I have seen trauma to the eye several times. The natural reaction is to suppress in pain. I saw it when Alfredo Angulo had the injury vs Lara. I never considered it a quit job. I thought it was just a reaction of trauma and pain. I have seen it in the gym in sparring. I’ve been hit in my eye before by mistake. There are nerves in your eye that cause you to turn away or what have you. We know Angulo is a DOG.

I don’t know what Ali or Holyfield what have done because I have never seen them get that exact injury. You can only judge if the factors are the same. That’s not fair to Dubois.

I also want to say that what Dubois does from this point on is very important. He’s going to be under the microscope. And experience with adversity is the best way to overcome it. Maybe the next time he’s in that come to moment he will make a different decision.  Surrendering is harder on the legacy if you do it BEFORE you establish yourself as a great fighter. Roberto Duran was already an ATG with 72 when he quit vs Ray Leonard. So while it was bad he quit, his legacy was established. Dubois has to establish himself more. But that’s ok.

You also have to realize that sometimes when a fighter surrenders it’s not a lack of HEART. I have seen guys who lack heart. I have seen guys fake injuries or make themselves look more hurt than they really were. That to me is a lack of heart.

An injury capitulation is more of a lack of risk taking. Dubois just seemed like he wasn’t really willing to risk his eye. Although it may seem like a lack of heart. It’s different to me.

Dubois is a young guy and he will have his Day of Atonement again. And when that day comes let’s be fair with him. I hope he comes through.

Vitali Klitshcko surrendered vs Chris Byrd in a fight he was winning with an arm injury. The next time he was in the moment he was willing to lose an EYE vs Lennox Lewis. Vitali atoned for the Byrd fight.

In this social media era, people like to hurt the person that is on display for the whole world to see. They want to judge Dubois in a small microcosm of his life. If the worst moment of ALL of our lives was on display, then we would all be embarrassed. I say let’s see if Dubois can redeem himself. Let’s see if he can come back from this injury. And let’s give the kid a break. I would like to see him apologize to Joe Joyce’s mom, let his eye heal up. And get back in the ring and do it like a champ. He can comeback from this.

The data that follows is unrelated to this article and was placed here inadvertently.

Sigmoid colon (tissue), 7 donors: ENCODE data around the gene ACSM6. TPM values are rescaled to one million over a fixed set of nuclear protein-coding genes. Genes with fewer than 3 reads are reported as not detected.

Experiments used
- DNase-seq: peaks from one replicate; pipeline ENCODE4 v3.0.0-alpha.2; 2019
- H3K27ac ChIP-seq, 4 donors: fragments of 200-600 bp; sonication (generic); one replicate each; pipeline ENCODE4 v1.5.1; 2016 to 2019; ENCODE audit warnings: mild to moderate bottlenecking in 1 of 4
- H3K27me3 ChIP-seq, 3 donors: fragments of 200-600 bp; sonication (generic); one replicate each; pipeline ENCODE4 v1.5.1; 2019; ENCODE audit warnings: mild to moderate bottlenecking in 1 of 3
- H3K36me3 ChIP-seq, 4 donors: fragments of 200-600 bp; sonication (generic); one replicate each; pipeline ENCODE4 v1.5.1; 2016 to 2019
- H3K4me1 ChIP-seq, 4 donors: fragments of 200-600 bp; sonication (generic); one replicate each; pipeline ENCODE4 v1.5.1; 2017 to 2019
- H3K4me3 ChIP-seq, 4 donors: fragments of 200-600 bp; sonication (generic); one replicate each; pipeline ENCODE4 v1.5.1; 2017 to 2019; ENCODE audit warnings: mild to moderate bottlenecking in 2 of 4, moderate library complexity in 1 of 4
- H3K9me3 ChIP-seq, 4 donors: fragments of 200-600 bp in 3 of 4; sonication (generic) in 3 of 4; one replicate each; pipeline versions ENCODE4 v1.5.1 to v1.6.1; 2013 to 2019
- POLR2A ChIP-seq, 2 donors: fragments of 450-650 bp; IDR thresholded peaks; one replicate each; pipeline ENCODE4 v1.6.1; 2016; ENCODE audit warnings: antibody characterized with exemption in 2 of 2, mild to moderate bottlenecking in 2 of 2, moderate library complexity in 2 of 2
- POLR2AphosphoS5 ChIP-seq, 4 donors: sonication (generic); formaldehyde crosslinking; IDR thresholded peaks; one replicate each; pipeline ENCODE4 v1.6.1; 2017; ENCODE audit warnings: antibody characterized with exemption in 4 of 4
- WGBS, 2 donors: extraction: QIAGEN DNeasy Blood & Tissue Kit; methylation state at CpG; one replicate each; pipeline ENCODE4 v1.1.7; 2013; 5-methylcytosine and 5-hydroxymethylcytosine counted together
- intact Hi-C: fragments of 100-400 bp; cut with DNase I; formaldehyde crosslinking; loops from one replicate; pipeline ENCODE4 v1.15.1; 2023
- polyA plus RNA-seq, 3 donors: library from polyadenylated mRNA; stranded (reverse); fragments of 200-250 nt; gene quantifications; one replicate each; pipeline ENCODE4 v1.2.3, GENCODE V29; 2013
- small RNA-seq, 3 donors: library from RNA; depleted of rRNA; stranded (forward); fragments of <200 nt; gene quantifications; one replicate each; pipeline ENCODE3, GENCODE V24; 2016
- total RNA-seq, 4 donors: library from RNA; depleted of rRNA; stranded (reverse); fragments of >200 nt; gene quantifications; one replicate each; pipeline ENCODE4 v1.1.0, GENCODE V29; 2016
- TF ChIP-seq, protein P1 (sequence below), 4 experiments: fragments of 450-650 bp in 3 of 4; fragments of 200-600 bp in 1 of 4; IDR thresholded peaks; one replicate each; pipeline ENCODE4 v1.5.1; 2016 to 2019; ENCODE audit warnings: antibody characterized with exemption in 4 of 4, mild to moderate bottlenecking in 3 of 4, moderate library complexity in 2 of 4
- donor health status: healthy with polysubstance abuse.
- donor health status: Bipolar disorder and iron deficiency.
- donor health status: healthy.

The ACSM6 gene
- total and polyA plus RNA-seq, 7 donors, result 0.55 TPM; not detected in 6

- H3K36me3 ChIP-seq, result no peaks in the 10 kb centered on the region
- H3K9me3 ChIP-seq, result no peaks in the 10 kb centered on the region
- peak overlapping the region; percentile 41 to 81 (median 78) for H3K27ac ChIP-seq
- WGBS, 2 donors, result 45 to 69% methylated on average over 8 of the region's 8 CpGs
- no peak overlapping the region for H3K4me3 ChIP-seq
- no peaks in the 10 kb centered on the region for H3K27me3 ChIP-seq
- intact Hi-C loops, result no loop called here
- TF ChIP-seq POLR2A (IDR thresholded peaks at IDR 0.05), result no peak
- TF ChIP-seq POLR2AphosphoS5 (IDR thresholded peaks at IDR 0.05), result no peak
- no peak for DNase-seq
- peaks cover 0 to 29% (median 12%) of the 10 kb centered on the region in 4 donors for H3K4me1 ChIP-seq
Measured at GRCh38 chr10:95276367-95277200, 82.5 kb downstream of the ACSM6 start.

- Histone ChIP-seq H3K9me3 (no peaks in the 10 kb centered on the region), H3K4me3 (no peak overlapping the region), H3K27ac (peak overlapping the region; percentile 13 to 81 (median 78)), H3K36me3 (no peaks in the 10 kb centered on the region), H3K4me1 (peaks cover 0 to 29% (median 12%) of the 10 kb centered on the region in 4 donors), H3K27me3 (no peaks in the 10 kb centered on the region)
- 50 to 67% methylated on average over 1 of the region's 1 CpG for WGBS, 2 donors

Breadman,

I know the title feels like it's all over the place and it kinda is so I'll try to keep my questions/ comments/ observations clear and concise.

1) I watched a couple of mini-documentaries on "Boots" Ennis and boy oh boy am I even more impressed with him. He has poise and intelligence not to mention skill and talent. It's in his blood. And he's a dog to boot (no pun intended). Based on what you've seen so far, what type of fighter do you think will give him trouble?

2) Do you know if Boots and Danny have ever sparred (or are sparring now)? I'm not asking about WHAT happened in the sparring because I know divulging into those details is a boxing no-no but I'm just wondering IF they HAVE. Because if so, that would seem like it would be good preparation for Spence right?

3) I don't remember where I heard this quote but I believe it was Jake Lamotta but I could be wrong. I tried googling but came up short so I'm paraphrasing it. It's something along the lines of "Get inside and put them on the ropes, then they ain't southpaws no more." What do you think of that?

4) They say the matchmakers are the real boxing experts and the odds makers are a close second. In this age of automation, do you think a computer can ever do the job of an oddsmaker? I say No as you need a human to measure intangibles like heart, grit, and even technique and experience which a computer can't capture but who knows? Just wondering what ya think.

5) For the same reasons as you I didn't wanna watch the Tyson-Jones card but I gave in and streamed it. Glad I did. Was lots of fun and an overall great production and promotion. I hope Mike doesn't do too many of these though. Especially with someone he can't muscle around like RJ.

Thanks for your time and Happy Holidays.
Jason Nava

Bread’s Response:1. I don’t know. I have to see how he reacts to the elite level. My guess would be someone who can jab on even terms with him. He has a great jab but most jabbers don’t like great jabbers. Or a DOG strong pressure fighter who can sort of grapple and smother him , like Maidana did to Floyd.

2. I don’t know.

3. I agree with that. If you back a southpaw up and put him on the ropes he’s a squared up fighter. That’s what you want. Evander Holyfield also said it. There are so many myths about southpaws.

They say an orthodox fighter can’t move to his right vs a southpaw. That’s Hog Wash. You can move towards the southpaw’s left hand and slide on the outside of if after he shoots it. Fighters do it often and the announcers still repeat the same myth. You can go both ways vs a southpaw it just depends on his or your skill set.

You can also jab a southpaw. The jab has a different angle. But you can jab him. He’s actually closer to your lead hand.

Southpaws don’t like fighting other southpaws. Why wouldn’t they? That sounds crazy. It’s the same as two orthodox fighters fighting.